Cyber experts may have been pleased that the average dwell time for intruders in 2017 was a mere 101 days, but now there’s a new statistic to worry about: 19 minutes.
That’s the incredibly short amount of time it takes for Russian adversaries to move inside a network and cause damage, according to a report by CrowdStrike.
North Korean hackers are the second-fastest, with a breakout time of 2 hours and 20 minutes; the Chinese come in third at 4 hours. Overall, the average breakout time is about 4 hours and 37 minutes, CrowdStrike writes in its 2019 Global Threat Report.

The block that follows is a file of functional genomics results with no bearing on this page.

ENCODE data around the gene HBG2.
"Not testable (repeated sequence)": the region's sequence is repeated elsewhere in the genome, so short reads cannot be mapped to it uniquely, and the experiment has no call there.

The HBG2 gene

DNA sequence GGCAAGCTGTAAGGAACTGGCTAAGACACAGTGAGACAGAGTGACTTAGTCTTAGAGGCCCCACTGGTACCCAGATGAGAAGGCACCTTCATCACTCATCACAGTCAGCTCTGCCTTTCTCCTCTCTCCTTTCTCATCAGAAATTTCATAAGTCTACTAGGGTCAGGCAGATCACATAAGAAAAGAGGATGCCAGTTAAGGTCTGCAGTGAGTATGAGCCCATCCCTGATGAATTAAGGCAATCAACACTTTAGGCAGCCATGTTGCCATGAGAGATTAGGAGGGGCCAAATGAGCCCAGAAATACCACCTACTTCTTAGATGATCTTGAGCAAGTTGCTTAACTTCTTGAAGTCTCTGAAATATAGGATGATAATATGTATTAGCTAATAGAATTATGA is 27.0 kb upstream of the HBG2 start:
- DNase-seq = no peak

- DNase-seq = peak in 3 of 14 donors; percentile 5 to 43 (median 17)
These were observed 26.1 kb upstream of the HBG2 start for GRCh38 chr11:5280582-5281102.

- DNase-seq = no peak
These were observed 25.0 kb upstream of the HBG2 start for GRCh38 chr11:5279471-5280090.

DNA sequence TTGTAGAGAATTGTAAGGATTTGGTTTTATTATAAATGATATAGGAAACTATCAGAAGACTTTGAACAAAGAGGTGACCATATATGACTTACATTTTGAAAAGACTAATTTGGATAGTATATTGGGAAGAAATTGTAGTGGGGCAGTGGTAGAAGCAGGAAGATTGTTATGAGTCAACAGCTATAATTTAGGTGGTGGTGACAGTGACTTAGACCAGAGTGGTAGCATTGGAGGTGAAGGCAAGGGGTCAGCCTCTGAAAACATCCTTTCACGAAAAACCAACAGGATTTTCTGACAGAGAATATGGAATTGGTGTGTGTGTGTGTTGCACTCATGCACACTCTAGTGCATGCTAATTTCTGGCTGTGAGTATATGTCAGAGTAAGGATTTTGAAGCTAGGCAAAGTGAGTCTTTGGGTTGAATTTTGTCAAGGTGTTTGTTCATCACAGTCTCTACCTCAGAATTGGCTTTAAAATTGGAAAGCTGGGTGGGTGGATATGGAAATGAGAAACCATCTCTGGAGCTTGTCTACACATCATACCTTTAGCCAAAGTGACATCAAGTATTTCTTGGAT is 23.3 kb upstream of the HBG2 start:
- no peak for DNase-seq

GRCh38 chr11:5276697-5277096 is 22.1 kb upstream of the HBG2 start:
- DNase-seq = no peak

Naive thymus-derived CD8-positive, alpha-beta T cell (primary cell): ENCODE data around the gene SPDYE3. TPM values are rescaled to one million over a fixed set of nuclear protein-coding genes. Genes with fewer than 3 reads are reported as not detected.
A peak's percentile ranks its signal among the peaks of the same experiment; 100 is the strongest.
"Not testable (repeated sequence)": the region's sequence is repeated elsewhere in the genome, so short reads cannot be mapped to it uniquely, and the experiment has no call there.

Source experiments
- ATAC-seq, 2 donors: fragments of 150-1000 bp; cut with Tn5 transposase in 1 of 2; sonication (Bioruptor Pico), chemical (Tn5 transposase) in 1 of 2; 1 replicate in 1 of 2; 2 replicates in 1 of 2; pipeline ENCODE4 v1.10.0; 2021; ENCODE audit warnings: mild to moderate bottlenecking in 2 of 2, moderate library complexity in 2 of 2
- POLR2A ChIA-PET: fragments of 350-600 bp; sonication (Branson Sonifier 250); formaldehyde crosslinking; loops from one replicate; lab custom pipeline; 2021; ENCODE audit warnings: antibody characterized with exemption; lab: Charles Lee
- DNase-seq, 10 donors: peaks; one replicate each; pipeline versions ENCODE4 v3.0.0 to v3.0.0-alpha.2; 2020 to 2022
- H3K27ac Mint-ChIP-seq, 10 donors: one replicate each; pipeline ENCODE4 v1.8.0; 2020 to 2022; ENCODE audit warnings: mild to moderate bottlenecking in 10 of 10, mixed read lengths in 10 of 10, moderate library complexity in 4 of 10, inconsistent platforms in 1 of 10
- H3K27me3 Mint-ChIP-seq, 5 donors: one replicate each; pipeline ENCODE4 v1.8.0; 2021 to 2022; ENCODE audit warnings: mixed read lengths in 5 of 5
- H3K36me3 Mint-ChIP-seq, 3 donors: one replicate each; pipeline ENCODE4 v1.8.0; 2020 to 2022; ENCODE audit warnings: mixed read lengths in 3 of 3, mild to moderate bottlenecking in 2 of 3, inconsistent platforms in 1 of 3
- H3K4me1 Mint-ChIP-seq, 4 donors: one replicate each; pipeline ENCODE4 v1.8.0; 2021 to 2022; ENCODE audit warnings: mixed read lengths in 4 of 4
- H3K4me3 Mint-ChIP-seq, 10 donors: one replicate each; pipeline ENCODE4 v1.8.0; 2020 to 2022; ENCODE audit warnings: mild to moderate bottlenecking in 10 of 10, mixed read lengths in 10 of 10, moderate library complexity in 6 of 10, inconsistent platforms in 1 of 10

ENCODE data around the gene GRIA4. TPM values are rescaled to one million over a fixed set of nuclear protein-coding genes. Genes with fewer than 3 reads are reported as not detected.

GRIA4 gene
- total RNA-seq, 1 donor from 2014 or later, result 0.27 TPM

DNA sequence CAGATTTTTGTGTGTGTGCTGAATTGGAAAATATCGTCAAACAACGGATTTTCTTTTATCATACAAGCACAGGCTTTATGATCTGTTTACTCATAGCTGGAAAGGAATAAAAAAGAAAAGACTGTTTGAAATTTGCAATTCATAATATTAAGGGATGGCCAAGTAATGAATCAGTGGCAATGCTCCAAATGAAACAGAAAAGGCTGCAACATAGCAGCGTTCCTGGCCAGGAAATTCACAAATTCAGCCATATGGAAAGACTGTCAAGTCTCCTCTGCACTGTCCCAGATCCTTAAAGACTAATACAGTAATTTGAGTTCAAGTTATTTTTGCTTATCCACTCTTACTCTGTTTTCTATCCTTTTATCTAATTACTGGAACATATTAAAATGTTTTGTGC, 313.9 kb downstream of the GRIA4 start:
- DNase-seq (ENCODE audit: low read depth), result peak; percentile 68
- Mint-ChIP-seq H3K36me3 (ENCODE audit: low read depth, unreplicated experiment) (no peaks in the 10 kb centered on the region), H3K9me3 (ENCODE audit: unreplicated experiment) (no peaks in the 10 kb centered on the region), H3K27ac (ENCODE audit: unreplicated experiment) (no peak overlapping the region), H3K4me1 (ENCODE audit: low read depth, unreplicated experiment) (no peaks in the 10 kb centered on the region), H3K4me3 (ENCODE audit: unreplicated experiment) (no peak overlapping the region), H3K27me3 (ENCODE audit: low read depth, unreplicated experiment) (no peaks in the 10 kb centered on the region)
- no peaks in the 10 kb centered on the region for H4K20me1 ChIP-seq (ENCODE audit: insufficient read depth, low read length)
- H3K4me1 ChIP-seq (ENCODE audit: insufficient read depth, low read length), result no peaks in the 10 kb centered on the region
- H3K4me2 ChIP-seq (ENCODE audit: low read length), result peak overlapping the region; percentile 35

“As defenders get better at hunting for and identifying intrusions, it has become more important for threat actors to raise their game and accomplish their mission as rapidly as possible,” the report states.
The average breakout time has risen since 2017, when it was 1 hour and 58 minutes. The report attributes this to an increase in the number of slow-moving adversaries, plus improved security.
But, notes the report, “it is not the sophistication of the tools — which can be bought or stolen from others — that determines the capability of the adversary, but rather their operational tradecraft and how rapidly they can achieve their objectives.”
The fastest adversaries are not always the most dangerous, states the report: “It doesn’t account for volume of activity — just their speed of lateral movement within the network. Slow adversaries can still cause tremendous damage if they have the motivation to do so.”